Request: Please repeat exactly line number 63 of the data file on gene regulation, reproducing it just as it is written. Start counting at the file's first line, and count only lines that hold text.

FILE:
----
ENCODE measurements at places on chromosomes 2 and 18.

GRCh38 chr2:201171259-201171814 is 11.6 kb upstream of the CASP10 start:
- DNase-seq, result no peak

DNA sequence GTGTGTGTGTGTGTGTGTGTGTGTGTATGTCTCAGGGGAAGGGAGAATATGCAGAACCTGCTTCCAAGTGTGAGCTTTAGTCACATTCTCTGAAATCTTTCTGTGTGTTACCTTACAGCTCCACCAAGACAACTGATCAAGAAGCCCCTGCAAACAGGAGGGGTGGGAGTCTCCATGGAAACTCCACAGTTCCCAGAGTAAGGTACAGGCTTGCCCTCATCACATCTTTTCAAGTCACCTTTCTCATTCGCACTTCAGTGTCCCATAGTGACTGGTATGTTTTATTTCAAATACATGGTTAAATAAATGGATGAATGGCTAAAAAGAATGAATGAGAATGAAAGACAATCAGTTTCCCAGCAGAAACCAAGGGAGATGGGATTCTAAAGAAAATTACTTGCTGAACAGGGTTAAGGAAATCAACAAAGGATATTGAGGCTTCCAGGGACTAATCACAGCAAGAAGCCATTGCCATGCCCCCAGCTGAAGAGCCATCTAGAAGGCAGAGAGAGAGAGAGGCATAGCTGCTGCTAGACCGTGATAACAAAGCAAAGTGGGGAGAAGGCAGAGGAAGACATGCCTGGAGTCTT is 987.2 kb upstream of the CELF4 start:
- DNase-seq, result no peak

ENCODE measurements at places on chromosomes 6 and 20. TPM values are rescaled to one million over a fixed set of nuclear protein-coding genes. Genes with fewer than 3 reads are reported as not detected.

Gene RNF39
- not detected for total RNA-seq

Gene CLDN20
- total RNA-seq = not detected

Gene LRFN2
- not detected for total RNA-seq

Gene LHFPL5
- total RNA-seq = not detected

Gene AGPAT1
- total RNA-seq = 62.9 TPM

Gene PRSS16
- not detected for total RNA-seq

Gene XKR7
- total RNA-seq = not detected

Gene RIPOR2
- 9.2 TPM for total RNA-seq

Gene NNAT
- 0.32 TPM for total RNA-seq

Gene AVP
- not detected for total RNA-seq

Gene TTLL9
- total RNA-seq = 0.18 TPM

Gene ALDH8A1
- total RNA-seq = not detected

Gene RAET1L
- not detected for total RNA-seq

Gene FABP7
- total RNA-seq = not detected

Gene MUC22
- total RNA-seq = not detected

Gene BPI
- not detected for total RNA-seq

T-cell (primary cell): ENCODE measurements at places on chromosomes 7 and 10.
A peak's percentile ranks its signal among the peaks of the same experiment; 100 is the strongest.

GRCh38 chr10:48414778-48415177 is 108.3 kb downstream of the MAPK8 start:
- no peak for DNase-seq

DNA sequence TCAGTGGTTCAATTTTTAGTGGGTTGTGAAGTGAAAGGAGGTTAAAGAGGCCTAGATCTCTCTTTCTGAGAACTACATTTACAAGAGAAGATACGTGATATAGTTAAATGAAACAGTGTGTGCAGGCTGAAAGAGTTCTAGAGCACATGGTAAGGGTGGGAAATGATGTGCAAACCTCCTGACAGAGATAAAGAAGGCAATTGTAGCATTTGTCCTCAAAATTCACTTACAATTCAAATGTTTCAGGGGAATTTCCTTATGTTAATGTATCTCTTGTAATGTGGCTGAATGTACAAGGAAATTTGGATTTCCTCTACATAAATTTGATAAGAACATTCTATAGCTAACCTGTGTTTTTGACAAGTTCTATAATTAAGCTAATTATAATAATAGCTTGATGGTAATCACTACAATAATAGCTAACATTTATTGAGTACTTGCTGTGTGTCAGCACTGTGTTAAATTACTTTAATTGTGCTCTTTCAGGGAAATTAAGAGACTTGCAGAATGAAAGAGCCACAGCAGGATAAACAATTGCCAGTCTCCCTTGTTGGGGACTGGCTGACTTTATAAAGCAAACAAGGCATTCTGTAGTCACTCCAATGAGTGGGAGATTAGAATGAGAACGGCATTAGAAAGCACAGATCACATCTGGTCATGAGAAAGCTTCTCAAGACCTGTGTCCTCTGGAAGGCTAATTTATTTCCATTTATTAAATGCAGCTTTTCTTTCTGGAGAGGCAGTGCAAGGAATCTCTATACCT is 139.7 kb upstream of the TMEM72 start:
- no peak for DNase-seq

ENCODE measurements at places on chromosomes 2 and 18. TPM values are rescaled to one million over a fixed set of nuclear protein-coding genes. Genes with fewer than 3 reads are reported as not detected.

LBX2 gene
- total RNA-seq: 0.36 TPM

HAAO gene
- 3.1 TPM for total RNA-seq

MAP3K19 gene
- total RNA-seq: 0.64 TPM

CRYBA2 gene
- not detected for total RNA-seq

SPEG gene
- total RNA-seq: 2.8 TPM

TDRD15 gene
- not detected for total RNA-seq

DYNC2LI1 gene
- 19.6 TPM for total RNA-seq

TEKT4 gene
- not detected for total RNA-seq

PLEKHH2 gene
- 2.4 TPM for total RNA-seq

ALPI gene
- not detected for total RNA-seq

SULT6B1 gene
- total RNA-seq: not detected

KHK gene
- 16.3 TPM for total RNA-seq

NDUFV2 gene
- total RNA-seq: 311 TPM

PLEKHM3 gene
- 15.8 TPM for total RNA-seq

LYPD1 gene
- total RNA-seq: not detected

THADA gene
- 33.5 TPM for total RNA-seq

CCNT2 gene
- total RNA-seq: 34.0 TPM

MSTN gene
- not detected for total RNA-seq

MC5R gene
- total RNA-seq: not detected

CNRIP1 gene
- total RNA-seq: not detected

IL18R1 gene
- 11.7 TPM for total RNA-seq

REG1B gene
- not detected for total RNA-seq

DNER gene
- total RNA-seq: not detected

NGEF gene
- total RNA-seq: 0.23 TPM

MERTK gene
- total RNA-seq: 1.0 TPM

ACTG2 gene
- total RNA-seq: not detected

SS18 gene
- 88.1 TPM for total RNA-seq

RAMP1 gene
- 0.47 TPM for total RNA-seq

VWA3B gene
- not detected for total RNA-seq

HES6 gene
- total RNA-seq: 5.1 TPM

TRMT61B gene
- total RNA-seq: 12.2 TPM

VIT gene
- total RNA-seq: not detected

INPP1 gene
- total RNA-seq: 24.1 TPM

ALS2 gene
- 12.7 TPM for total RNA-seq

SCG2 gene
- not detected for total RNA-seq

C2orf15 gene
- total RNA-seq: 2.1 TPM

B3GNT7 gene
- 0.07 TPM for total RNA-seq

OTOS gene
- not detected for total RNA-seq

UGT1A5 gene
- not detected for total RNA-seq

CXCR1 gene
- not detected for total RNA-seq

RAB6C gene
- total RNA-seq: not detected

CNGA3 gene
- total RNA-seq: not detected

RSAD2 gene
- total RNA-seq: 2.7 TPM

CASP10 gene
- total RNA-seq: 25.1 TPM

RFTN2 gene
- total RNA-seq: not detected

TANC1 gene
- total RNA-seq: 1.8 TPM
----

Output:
- 2.4 TPM for total RNA-seq